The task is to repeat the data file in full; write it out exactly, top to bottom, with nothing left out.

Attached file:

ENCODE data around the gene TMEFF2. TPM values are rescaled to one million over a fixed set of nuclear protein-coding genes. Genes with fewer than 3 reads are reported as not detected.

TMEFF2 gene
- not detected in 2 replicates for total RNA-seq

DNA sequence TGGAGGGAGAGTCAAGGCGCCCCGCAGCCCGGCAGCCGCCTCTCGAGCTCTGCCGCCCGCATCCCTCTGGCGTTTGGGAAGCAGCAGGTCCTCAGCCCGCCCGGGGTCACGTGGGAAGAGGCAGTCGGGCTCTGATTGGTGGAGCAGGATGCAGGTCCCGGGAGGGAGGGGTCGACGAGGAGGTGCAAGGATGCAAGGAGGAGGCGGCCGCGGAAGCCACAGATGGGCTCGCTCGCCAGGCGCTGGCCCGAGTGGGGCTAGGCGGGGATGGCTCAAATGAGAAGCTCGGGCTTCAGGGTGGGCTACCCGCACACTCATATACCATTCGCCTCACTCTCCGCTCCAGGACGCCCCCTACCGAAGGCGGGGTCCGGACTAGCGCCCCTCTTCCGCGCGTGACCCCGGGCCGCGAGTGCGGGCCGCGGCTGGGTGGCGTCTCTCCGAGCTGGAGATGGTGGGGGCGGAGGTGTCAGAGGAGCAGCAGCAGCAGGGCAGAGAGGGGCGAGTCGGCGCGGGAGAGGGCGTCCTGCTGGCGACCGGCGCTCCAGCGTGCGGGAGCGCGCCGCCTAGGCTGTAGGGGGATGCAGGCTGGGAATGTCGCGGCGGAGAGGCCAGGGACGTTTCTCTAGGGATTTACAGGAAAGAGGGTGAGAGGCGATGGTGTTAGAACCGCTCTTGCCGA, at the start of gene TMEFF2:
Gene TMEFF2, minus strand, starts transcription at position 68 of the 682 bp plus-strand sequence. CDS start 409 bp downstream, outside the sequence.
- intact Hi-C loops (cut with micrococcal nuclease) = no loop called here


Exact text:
ENCODE data around the gene TMEFF2. TPM values are rescaled to one million over a fixed set of nuclear protein-coding genes. Genes with fewer than 3 reads are reported as not detected.

TMEFF2 gene
- not detected in 2 replicates for total RNA-seq

DNA sequence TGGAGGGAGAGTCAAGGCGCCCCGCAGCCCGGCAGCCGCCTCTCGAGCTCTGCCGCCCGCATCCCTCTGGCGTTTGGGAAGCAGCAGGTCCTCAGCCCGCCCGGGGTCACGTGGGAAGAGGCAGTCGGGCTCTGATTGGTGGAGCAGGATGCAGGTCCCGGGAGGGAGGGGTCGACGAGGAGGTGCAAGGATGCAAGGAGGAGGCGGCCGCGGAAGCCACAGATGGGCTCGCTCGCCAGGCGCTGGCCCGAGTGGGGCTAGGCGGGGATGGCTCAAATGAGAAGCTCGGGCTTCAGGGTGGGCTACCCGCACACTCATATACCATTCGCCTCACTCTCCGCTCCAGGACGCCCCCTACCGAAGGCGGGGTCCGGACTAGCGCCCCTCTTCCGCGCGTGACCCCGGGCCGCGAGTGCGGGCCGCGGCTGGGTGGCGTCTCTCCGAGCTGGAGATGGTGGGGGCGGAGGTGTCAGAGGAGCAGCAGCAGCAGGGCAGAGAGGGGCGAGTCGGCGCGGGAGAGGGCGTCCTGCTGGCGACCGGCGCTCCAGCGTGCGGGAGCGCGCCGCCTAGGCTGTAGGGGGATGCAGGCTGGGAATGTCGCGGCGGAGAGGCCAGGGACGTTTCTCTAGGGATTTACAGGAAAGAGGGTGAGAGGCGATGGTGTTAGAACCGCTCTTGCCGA, at the start of gene TMEFF2:
Gene TMEFF2, minus strand, starts transcription at position 68 of the 682 bp plus-strand sequence. CDS start 409 bp downstream, outside the sequence.
- intact Hi-C loops (cut with micrococcal nuclease) = no loop called here